Why have people of color become a larger proportion of the welfare case-load since the implementation of TANF in 1996?1 What kinds of opportunities enhance women’s successful transition from welfare to self-sufficiency? This chapter has three purposes: to shed some light on these and other questions by examining the relationship between racial, ethnic, and gender disparities and access to jobs...

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8: Racial, Ethnic, and Gender Disparities in Early School Leaving (Dropping Out)

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pp. 180-202

In contrast to traditional approaches to framing early school leaving, this chapter utilizes an intersectional approach.1 An intersectional approach will not illuminate race or ethnicity or class or gender or geographical/spatial location as a social location that singularly correlates with high school dropout. Instead, given the discriminatory practices that disproportionately affect ethnic minorities ...

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9: Racial, Ethnic, and Gender Disparities in Political Participation and Civic Engagement

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pp. 203-228

In the closing decade of the twentieth century, a veritable cottage industry of research bemoaning the decline of civic engagement and political participation in the United States sprang up (Putnam, 2000; Skocpol & Fiorina, 1999). The focus of most studies was on social trust, social capital, and other individual-level factors. The political system was treated as open and even encouraging everyone to ...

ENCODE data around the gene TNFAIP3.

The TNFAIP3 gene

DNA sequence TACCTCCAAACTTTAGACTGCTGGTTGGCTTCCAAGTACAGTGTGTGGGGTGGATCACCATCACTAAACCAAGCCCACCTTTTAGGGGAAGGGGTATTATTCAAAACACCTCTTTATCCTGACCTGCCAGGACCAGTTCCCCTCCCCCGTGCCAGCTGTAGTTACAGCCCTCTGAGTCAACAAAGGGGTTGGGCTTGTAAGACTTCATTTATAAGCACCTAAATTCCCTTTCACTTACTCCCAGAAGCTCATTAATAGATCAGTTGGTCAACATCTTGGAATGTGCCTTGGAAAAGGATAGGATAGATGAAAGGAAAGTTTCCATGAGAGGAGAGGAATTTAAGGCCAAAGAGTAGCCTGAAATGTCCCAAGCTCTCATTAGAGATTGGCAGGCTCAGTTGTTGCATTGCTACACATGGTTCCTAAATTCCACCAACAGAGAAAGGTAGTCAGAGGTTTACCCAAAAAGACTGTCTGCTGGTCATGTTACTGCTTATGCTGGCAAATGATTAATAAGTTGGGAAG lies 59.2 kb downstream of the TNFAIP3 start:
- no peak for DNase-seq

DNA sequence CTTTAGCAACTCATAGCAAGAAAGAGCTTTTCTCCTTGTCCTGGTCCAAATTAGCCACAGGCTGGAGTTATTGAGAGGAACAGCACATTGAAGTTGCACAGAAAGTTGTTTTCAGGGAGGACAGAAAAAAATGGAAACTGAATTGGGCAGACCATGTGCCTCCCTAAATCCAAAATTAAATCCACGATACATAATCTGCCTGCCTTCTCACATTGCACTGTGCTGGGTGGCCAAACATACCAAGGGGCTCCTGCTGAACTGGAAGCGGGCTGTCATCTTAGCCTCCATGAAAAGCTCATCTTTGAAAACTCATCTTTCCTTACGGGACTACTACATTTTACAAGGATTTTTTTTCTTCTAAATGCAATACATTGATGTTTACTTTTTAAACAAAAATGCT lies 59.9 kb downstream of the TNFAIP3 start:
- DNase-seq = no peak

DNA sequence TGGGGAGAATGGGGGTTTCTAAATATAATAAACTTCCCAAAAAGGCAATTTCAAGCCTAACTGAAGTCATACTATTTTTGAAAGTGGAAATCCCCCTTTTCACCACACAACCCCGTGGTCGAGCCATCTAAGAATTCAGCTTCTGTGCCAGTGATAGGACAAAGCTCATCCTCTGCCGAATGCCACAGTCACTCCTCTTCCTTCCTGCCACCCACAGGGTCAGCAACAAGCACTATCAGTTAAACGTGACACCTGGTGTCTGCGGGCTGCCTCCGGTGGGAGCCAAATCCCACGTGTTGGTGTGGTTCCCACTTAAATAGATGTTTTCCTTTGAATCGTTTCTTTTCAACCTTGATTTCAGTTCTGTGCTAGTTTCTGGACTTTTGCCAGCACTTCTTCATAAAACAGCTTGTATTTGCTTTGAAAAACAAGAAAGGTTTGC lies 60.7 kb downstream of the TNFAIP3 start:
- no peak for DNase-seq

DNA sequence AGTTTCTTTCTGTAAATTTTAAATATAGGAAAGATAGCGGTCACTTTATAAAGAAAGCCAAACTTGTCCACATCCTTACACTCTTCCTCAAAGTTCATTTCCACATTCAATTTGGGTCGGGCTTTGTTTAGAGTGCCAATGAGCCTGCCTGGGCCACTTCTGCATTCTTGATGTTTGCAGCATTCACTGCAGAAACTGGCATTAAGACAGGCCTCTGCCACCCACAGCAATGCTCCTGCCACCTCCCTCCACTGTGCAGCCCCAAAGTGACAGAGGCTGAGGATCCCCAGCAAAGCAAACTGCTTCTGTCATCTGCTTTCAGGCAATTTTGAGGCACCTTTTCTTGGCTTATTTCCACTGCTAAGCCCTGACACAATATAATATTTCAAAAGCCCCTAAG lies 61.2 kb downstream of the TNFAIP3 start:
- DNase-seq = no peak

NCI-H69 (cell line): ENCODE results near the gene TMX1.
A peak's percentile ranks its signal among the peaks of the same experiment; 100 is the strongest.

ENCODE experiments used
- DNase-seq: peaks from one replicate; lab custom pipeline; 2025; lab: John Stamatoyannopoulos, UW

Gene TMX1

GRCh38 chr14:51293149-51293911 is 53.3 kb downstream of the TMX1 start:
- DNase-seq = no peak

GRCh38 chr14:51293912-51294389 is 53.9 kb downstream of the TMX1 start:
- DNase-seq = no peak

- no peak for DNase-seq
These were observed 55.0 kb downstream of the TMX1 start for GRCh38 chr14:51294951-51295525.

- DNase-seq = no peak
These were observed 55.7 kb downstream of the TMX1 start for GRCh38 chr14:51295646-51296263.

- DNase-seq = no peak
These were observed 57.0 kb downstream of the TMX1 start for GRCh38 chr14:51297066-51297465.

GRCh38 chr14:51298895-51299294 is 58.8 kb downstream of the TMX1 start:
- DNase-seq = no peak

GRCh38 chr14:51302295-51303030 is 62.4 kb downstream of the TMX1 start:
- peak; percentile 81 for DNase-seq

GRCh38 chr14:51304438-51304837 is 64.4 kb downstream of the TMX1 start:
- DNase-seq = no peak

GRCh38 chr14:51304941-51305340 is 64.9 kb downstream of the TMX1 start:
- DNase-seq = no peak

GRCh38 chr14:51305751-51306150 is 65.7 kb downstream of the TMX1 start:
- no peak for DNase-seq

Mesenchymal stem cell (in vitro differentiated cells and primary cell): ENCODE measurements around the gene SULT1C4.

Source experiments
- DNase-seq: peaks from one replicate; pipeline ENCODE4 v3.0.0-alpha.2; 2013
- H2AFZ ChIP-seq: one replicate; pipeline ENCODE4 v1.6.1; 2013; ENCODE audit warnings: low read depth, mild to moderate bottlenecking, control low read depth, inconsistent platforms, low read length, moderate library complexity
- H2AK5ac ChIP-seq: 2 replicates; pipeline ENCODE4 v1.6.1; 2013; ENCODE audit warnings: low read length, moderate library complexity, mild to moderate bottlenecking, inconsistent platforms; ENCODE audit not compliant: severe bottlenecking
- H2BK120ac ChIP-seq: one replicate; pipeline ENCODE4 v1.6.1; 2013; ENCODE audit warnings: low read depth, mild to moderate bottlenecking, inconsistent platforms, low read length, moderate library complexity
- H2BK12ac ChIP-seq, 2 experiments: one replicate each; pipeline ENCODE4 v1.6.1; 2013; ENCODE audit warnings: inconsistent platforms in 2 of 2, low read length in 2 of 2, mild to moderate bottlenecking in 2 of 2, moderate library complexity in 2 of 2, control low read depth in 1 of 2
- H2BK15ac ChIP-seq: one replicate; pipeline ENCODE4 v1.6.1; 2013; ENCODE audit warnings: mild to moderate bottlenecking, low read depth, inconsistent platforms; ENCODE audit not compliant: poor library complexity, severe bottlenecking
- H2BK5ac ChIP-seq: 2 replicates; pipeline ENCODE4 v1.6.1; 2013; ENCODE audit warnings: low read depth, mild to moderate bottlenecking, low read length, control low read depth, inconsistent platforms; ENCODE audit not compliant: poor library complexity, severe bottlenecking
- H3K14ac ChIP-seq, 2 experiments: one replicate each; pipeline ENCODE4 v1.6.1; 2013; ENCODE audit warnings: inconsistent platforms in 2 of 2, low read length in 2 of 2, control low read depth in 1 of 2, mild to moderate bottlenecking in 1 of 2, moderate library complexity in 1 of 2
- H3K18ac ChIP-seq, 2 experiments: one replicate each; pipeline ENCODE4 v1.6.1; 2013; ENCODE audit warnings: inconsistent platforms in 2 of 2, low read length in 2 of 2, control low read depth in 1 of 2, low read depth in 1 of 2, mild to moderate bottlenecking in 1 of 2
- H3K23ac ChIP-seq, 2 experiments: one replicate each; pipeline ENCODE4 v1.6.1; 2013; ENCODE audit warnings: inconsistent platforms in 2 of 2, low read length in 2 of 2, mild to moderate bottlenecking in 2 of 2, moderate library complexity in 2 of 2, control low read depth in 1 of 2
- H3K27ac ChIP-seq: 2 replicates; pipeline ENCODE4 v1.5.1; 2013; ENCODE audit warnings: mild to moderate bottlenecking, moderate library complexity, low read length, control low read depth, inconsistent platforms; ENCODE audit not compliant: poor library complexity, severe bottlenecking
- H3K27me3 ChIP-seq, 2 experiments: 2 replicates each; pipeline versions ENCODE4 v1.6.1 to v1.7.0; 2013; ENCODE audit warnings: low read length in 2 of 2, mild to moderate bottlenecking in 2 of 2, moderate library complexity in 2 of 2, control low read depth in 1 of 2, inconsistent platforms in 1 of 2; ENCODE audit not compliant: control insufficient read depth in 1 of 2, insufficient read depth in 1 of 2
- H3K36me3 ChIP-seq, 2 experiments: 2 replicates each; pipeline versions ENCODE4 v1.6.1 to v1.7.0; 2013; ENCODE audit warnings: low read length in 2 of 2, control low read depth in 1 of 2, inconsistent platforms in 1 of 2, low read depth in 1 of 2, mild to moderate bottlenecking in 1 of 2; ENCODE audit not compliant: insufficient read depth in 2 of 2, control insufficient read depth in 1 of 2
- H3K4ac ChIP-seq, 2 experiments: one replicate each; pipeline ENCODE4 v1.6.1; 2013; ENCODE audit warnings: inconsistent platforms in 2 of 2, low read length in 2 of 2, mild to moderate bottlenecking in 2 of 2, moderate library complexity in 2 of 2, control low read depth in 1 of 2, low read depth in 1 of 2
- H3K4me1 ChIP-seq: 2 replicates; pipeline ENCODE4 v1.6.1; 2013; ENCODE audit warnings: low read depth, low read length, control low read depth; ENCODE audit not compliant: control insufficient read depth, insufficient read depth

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10: Intersections, Identities, and Inequalities in Higher Education

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pp. 229-252

Intersectionality is the intellectual core of diversity work. As Frank Hale points out in the introduction to his book, What Makes Racial Diversity Work in Higher Education: “Institutions of higher education are a part of a global culture that maintains the racial divide and highlights the constant clashes between the ideals America espouses and what Americans practice in fact” (2004, 3). Scholars ...